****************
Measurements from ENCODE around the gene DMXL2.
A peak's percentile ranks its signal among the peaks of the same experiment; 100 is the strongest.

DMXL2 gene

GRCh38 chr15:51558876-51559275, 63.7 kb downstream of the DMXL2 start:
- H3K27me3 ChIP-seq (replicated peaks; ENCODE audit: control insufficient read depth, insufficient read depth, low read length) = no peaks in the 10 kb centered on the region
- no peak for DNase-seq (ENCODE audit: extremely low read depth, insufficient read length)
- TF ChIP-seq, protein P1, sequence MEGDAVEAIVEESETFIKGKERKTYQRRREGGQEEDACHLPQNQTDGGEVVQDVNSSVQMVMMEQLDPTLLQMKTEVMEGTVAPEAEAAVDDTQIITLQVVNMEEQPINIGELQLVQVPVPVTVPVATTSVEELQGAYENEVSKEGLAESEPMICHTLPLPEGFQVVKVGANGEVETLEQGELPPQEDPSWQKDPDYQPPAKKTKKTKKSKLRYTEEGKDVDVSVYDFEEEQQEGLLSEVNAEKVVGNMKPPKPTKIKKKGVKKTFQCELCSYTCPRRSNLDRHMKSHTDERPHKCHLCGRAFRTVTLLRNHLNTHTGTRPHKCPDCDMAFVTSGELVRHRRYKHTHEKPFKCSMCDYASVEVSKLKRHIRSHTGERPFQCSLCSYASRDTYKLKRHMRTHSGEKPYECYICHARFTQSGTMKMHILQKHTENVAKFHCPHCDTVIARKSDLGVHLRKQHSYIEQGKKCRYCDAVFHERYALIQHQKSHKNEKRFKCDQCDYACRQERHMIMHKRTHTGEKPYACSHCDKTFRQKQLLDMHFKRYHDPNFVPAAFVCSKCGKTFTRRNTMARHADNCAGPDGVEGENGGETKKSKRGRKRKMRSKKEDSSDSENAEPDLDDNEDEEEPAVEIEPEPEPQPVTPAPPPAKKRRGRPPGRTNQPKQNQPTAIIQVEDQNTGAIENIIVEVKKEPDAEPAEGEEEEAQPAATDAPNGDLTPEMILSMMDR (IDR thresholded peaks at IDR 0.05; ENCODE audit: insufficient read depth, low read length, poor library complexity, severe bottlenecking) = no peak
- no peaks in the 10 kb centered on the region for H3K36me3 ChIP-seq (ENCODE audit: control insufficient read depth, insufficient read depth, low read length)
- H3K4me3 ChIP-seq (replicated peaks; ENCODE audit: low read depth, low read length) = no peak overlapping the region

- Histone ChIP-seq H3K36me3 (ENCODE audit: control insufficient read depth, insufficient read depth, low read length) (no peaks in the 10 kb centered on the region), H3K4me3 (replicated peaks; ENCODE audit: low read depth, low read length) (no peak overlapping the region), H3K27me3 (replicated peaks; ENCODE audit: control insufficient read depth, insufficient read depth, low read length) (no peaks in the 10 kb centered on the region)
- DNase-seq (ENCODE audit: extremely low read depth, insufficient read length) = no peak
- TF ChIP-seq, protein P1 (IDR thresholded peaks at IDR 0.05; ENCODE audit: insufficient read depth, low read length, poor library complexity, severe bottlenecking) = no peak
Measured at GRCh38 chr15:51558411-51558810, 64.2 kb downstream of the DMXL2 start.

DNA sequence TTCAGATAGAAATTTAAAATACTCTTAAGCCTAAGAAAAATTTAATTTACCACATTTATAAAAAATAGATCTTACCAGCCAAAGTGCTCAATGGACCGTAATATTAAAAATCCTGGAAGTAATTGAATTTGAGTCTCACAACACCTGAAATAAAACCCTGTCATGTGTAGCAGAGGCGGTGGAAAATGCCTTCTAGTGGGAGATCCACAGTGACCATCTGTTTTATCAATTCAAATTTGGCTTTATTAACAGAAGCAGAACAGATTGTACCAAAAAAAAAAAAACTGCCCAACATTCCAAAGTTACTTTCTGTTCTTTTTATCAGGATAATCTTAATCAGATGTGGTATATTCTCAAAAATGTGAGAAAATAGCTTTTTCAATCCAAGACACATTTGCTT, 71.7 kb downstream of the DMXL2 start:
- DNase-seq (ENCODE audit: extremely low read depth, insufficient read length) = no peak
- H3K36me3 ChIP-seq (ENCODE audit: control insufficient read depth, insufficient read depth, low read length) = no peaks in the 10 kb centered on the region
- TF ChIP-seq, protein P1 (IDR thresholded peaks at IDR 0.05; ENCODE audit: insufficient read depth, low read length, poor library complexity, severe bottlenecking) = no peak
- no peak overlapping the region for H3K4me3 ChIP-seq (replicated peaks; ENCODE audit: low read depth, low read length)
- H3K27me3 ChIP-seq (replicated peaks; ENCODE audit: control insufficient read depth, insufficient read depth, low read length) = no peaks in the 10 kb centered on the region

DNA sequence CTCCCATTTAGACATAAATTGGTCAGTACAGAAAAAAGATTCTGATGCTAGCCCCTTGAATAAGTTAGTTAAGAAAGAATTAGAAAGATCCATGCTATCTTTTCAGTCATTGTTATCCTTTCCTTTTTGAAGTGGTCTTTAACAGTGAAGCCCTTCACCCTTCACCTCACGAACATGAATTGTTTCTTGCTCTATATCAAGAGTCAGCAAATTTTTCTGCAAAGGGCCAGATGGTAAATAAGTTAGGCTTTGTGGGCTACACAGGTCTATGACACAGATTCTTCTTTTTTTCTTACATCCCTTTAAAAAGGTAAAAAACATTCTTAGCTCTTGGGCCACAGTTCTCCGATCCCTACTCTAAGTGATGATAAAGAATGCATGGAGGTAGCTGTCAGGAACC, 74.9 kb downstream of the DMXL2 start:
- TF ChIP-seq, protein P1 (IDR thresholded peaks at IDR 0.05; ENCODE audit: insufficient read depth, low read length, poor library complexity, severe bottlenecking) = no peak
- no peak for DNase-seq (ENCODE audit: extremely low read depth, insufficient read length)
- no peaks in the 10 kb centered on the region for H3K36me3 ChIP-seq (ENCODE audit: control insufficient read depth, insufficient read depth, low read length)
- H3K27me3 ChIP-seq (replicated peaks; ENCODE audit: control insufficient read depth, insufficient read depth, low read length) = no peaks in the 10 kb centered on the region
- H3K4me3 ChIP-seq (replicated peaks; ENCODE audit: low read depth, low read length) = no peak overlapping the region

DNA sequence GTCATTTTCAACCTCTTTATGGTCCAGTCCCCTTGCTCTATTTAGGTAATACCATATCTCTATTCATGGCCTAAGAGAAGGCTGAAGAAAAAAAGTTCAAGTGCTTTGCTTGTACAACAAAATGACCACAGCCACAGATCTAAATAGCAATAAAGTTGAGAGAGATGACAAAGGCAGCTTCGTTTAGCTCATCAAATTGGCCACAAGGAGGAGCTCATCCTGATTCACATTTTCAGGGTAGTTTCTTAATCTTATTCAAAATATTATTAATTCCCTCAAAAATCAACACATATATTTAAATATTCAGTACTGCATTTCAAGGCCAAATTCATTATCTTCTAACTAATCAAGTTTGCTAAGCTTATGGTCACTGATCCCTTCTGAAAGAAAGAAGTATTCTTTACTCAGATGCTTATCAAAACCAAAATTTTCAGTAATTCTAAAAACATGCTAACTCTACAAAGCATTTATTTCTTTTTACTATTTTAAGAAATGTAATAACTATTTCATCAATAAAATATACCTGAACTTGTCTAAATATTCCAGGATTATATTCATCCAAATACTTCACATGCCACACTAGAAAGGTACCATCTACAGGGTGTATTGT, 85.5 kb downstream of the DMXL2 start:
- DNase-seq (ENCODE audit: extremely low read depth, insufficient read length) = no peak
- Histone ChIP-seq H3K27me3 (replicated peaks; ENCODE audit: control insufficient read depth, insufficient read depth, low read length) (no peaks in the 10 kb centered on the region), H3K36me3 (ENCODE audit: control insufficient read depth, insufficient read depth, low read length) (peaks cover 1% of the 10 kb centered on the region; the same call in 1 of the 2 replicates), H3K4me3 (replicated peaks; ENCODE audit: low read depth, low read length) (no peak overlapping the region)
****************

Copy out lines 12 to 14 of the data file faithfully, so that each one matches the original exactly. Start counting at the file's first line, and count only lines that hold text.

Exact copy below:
- TF ChIP-seq, protein P1 (IDR thresholded peaks at IDR 0.05; ENCODE audit: insufficient read depth, low read length, poor library complexity, severe bottlenecking) = no peak
Measured at GRCh38 chr15:51558411-51558810, 64.2 kb downstream of the DMXL2 start.

DNA sequence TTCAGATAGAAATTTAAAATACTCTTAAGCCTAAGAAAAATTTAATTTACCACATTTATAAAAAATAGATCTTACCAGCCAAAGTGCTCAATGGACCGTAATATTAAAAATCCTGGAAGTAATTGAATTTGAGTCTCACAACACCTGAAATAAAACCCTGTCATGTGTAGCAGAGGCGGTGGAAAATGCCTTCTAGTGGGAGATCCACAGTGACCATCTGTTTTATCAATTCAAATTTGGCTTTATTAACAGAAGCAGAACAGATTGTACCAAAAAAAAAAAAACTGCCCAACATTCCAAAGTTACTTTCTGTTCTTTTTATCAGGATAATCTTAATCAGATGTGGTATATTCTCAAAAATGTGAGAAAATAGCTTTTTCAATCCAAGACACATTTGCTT, 71.7 kb downstream of the DMXL2 start: